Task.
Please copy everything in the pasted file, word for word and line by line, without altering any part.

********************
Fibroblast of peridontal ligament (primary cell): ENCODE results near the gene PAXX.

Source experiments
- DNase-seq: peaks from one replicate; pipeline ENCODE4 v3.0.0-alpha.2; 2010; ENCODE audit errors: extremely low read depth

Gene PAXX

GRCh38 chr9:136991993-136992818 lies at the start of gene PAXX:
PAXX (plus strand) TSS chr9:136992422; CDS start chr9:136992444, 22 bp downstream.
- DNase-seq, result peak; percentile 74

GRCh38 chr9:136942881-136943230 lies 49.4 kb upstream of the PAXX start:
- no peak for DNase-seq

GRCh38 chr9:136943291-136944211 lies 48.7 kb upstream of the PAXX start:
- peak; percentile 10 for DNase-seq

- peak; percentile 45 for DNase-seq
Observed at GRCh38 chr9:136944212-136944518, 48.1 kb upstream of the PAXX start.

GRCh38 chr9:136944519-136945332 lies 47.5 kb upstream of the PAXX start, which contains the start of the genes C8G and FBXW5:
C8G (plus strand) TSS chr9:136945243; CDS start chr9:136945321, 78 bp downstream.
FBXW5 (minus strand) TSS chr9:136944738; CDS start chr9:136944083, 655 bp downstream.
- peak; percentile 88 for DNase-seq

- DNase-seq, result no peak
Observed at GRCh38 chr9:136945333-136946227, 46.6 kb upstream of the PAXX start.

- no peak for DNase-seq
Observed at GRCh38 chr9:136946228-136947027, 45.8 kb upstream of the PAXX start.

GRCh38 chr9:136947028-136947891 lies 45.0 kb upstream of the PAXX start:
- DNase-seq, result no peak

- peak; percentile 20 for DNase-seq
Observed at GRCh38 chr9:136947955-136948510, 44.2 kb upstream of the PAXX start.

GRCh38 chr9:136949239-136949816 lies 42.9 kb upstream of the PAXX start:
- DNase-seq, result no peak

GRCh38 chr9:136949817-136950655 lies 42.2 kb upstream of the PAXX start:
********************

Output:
Fibroblast of peridontal ligament (primary cell): ENCODE results near the gene PAXX.

Source experiments
- DNase-seq: peaks from one replicate; pipeline ENCODE4 v3.0.0-alpha.2; 2010; ENCODE audit errors: extremely low read depth

Gene PAXX

GRCh38 chr9:136991993-136992818 lies at the start of gene PAXX:
PAXX (plus strand) TSS chr9:136992422; CDS start chr9:136992444, 22 bp downstream.
- DNase-seq, result peak; percentile 74

GRCh38 chr9:136942881-136943230 lies 49.4 kb upstream of the PAXX start:
- no peak for DNase-seq

GRCh38 chr9:136943291-136944211 lies 48.7 kb upstream of the PAXX start:
- peak; percentile 10 for DNase-seq

- peak; percentile 45 for DNase-seq
Observed at GRCh38 chr9:136944212-136944518, 48.1 kb upstream of the PAXX start.

GRCh38 chr9:136944519-136945332 lies 47.5 kb upstream of the PAXX start, which contains the start of the genes C8G and FBXW5:
C8G (plus strand) TSS chr9:136945243; CDS start chr9:136945321, 78 bp downstream.
FBXW5 (minus strand) TSS chr9:136944738; CDS start chr9:136944083, 655 bp downstream.
- peak; percentile 88 for DNase-seq

- DNase-seq, result no peak
Observed at GRCh38 chr9:136945333-136946227, 46.6 kb upstream of the PAXX start.

- no peak for DNase-seq
Observed at GRCh38 chr9:136946228-136947027, 45.8 kb upstream of the PAXX start.

GRCh38 chr9:136947028-136947891 lies 45.0 kb upstream of the PAXX start:
- DNase-seq, result no peak

- peak; percentile 20 for DNase-seq
Observed at GRCh38 chr9:136947955-136948510, 44.2 kb upstream of the PAXX start.

GRCh38 chr9:136949239-136949816 lies 42.9 kb upstream of the PAXX start:
- DNase-seq, result no peak

GRCh38 chr9:136949817-136950655 lies 42.2 kb upstream of the PAXX start: